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Singapore’s education should reflect the real world: Minister Ong Ye Kung

SINGAPORE — Singapore’s education system should, as far as possible, reflect the real world that our children are going to grow up and live in. That is why the Government is making changes to take the emphasis away from just academic grades, said Education Minister (Higher Education and Skills) Ong Ye Kung.

Singapore’s education should reflect the real world: Minister Ong Ye Kung

Minister Ong Ye Kung said more emphasis should be placed on teaching students critical soft skill. Photo: Singapore Chin Kang Huay Kuan

SINGAPORE — Singapore’s education system should, as far as possible, reflect the real world that our children are going to grow up and live in. That is why the Government is making changes to take the emphasis away from just academic grades, said Education Minister (Higher Education and Skills) Ong Ye Kung.

Speaking at a dialogue organised as part of Singapore Chin Kang Huay Kuan’s 100th anniversary celebrations on Sunday (April 1), Mr Ong was asked how parents — who continue to place great importance on their children’s grades — can be convinced to change their mindsets about the education system in a disruptive world.

The hour-long dialogue with some 350 local and overseas youths was themed around thriving in a disruptive world.

Mr Ong said academic grades cannot be the be-all and end-all of education, which is why the authorities are make changes to the Primary School Leaving Examination (PSLE) scoring system. From 2021, the current scoring system will be replaced by eight Achievement Levels, which delinks an individual’s placing from his peers’ performance.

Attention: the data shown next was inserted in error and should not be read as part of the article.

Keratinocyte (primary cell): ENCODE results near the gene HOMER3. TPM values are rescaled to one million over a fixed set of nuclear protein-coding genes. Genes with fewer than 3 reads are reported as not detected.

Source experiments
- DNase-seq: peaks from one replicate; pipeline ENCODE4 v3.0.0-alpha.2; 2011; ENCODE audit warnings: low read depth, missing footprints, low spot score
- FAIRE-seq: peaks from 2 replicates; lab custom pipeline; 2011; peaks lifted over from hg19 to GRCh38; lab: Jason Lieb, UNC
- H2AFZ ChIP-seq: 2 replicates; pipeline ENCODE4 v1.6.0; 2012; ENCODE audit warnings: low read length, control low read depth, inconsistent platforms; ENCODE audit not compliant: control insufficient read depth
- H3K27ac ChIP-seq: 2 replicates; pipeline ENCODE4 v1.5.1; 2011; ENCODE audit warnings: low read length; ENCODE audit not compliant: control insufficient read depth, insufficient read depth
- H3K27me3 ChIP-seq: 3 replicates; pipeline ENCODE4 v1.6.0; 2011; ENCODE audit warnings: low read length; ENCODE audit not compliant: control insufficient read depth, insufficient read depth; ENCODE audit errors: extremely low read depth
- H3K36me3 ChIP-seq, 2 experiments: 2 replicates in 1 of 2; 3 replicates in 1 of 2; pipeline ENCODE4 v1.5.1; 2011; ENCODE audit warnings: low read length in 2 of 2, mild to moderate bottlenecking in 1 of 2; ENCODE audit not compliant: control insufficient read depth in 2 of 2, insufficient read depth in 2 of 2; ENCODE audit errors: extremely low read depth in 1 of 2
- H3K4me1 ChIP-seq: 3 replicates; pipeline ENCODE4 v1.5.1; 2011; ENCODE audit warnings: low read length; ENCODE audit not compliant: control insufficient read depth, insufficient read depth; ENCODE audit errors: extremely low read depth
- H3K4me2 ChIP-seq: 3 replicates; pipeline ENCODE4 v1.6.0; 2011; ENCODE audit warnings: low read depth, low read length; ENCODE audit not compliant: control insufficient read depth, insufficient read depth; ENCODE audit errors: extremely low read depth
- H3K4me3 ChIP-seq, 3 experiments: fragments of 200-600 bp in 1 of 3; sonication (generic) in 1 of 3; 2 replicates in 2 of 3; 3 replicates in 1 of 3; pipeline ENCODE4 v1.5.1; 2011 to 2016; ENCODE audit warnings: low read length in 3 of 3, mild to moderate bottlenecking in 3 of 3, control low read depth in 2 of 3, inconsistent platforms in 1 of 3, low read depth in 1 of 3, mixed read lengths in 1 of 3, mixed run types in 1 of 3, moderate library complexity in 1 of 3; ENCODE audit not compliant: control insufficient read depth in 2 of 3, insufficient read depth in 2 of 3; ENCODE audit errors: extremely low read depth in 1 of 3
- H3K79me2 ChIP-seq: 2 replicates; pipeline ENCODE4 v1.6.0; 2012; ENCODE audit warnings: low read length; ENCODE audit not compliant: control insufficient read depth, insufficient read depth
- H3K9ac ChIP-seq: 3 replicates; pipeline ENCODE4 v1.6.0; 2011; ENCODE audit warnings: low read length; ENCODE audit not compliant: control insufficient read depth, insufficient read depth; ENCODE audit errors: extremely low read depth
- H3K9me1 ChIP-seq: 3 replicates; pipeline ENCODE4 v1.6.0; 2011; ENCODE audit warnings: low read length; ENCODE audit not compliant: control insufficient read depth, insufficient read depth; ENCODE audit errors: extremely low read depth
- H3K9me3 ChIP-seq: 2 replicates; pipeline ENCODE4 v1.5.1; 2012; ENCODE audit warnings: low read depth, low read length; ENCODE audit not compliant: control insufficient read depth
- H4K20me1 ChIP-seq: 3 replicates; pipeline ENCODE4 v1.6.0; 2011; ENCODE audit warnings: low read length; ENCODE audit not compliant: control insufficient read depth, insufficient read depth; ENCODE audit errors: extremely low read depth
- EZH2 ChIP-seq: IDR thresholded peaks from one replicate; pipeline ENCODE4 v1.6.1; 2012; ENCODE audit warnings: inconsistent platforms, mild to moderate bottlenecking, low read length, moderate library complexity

He added that more emphasis should be placed on teaching students critical soft skill — such as building up their resilience to be able to fail and pick themselves up — and also helping students discover what they are passionate about.

While planning the changes to the education system, the Government has also taken into account the types of jobs and skills that are in demand.

“The worst thing for a graduate is for them to go to university, come out and (find themselves unable) to find a job because they have learnt something that is not in demand,” Mr Ong said.

“(Parents) must have confidence that when the Government sets up an education system, especially at the higher level that prepares the students for work — meaning Polytechnics, Institute of Technical Education, or universities — we are not doing things in a vacuum.”

Despite this shift away from an emphasis on academic grades, a participant asked how that will fit with the current practice in the public sector where fresh graduates’ salary tend to be pegged according to their academic grades.

While Mr Ong acknowledged that some of these practices are outdated, there are also many in the government sector — the Ministry of Education (MOE) and the Civil Aviation Authority of Singapore, for example — who have since moved progressively away from this model.